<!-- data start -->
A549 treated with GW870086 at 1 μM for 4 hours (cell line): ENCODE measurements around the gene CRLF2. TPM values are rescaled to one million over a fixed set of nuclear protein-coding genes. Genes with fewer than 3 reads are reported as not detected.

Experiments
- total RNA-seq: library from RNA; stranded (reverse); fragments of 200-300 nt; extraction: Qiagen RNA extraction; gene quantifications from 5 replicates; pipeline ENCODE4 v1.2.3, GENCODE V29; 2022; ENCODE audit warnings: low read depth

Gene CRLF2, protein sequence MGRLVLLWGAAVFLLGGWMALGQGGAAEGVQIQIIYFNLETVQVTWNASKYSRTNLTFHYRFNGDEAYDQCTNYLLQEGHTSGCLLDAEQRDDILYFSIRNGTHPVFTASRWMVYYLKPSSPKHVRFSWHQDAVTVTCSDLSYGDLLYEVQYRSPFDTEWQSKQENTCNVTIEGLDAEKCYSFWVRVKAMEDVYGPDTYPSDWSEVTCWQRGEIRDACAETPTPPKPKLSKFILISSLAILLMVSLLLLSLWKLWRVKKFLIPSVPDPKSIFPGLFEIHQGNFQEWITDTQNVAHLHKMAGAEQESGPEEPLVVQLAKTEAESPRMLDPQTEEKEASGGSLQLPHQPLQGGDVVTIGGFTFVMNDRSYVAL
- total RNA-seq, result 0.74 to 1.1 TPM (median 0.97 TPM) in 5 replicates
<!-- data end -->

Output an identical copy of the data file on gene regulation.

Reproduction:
A549 treated with GW870086 at 1 μM for 4 hours (cell line): ENCODE measurements around the gene CRLF2. TPM values are rescaled to one million over a fixed set of nuclear protein-coding genes. Genes with fewer than 3 reads are reported as not detected.

Experiments
- total RNA-seq: library from RNA; stranded (reverse); fragments of 200-300 nt; extraction: Qiagen RNA extraction; gene quantifications from 5 replicates; pipeline ENCODE4 v1.2.3, GENCODE V29; 2022; ENCODE audit warnings: low read depth

Gene CRLF2, protein sequence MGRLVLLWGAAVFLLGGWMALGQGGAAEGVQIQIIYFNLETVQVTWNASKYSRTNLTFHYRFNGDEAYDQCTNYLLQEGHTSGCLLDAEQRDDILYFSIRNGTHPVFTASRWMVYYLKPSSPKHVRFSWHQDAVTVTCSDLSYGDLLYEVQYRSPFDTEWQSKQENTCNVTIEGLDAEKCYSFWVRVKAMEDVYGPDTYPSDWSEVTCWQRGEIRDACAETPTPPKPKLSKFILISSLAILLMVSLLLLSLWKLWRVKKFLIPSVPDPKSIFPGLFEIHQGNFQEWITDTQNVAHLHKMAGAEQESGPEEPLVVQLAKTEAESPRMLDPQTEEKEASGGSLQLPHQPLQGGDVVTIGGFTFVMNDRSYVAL
- total RNA-seq, result 0.74 to 1.1 TPM (median 0.97 TPM) in 5 replicates